Bioethics and Social Reality

Bioethics and Social Reality

Bioethics and Social Reality

Bioethics and Social Reality

Synopsis

"This book explores the many connections that bioethical thinking has with social reality. Bioethics, if it is to be effective, must engage with and address the actualities of modern life: policies, regulations, markets, opinions, and technological advances. In these original contributions fifteen notable scholars working in the North West of England take on this challenge." Title Summary field provided by Blackwell North America, Inc. All Rights Reserved

Excerpt

This second book to come from bioethicists working in the North West of England demonstrates not only the power, strength, and depth of the talent available here, but is also very much a tribute to a strong gale of fresh Nordic air. The initiative—and indeed the energy required to bring that initiative to fruition—has very much come from our North-Easterly neighbors in Denmark and Finland: Matti Häyry, Tuija Takala, and S0ren Holm. Although S0ren has now moved a little South of us to what might be called the Central West, he will remain an honorary Mancunian. The editors of this volume are right to say that we have not only in this and the preceding volume the beginnings of an institution in terms of publication, but also that we very clearly have, here in the North West, a major bioethics institution in European terms. Taken as a whole, the North West group of bioethicists and medical lawyers can reasonably claim to constitute both the largest and the most active centre for bioethics in Europe.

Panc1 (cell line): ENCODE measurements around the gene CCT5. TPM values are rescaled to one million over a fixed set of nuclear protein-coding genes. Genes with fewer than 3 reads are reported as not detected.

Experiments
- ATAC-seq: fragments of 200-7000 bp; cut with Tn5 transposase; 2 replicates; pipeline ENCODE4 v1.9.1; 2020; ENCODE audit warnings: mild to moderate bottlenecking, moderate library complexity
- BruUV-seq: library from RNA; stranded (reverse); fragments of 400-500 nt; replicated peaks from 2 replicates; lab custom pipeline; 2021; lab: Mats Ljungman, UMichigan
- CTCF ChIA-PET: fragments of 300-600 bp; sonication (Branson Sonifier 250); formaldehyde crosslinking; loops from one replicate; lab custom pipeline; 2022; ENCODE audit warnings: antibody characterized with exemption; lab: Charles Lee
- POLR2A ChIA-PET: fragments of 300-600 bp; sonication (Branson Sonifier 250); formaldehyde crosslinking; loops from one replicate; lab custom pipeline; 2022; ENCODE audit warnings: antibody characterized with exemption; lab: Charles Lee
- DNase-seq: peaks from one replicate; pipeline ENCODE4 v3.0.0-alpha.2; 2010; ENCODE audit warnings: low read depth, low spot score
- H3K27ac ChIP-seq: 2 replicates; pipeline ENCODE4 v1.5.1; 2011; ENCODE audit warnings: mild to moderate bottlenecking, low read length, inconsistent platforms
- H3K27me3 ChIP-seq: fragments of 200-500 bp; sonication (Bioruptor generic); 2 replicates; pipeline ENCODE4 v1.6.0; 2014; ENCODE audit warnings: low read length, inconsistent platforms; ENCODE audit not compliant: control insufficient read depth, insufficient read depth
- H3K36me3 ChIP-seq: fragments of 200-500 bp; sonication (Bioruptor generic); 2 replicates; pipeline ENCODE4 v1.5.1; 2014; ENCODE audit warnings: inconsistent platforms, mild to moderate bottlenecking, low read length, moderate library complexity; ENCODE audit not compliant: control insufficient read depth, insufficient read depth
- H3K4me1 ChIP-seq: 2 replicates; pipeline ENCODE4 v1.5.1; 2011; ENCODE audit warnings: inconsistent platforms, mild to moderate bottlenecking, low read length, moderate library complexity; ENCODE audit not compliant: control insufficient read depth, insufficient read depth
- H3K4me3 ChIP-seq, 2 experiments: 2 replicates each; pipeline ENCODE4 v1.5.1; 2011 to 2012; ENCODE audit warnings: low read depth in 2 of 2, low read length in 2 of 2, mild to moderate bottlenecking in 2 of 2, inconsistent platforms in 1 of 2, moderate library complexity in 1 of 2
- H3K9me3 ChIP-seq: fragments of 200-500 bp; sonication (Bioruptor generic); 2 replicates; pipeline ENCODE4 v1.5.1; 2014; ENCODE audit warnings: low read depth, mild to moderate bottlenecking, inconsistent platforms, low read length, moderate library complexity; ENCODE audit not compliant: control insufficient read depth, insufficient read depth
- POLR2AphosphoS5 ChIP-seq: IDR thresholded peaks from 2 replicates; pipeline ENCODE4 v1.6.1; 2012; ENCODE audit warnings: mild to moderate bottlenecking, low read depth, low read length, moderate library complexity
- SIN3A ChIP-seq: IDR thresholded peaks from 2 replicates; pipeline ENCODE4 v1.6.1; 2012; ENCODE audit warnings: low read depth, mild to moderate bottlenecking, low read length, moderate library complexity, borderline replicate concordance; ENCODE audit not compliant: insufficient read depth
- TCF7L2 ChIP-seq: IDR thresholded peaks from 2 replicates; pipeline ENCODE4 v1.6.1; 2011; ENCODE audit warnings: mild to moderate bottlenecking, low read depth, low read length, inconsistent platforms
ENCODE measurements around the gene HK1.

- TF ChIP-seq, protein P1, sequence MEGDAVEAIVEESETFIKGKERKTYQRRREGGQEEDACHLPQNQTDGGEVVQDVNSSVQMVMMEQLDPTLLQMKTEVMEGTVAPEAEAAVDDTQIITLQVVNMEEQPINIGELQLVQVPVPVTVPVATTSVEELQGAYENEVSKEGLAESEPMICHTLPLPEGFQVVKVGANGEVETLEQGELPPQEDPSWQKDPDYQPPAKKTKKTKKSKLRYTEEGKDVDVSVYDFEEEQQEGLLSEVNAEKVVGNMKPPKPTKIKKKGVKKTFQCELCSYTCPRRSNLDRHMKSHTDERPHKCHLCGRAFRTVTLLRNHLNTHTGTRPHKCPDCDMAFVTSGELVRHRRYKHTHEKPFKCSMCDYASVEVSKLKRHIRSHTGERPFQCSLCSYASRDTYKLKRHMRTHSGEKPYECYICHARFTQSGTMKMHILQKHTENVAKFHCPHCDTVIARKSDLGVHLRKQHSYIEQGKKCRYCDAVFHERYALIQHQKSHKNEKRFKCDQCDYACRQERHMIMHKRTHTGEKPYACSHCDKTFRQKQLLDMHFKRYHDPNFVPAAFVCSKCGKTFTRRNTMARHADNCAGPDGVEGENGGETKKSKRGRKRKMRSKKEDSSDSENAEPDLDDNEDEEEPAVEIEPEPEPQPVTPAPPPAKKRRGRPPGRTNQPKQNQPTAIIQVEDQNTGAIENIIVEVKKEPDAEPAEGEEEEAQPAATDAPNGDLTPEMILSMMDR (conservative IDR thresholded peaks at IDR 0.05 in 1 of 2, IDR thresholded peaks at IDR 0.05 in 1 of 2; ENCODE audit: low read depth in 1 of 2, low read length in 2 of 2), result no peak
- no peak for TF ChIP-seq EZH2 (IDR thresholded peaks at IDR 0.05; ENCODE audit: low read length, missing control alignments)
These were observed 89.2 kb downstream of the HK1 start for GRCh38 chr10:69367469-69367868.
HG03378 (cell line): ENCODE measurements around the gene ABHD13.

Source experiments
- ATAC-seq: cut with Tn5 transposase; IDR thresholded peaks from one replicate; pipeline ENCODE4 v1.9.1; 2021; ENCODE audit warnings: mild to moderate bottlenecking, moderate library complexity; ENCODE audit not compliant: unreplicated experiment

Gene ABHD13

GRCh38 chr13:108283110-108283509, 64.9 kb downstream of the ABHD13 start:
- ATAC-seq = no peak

The present volume addresses the social reality of bioethics. No topic could be more pressing and important at this time. Many of the most crucial questions that face humanity are related to the life sciences and the way in which those sciences may be used and abused by humankind. Not only the social reality that faces us today, but the social reality that will face our descendents, depends upon how we use the scientific and technological tools that have been and are being developed. Indeed, how we use these tools will determine whether our descendents—both in the near and the far future—remain human beings, properly so called, or become some new breed of persons that we will, in part, have created. Many current writers look with horror and distaste upon the prospect of changing the fundamental nature of humanity. In recent times Francis Fukuyama and Leon Kass have both made eloquent appeals for the preservation of our species. Others, including Jonathan Glover, myself, and Gregory Stock, have taken a more pragmatic approach to the desirability of what will be an increasingly artificial preservation of this particular species. We know that not only all human beings that now exist but all primates, gorillas, chimpanzees, gibbons, orangutans, and siamangs are descended from a common ape ancestor who lived in Africa between 5,000,000 and 7,000,000 years ago. If our common ancestor had had the foresight or the power to take the view that has been taken by Fukuyama or Kass, we would never have existed to debate the issue of the preservation of humankind. As Richard Dawkins has elegantly pointed out recently, we humans are not only apes, we are African apes, and this is a natural category which does not permit the artificial separation out of human beings.

It is difficult to imagine a more important topic for study than that of the social reality of bioethics, the reality within which it exists, and which it will help to shape in the future. How we manage that reality will determine not only the nature of our lives and the shape of our societies, but indeed our very identity as self-conscious beings.

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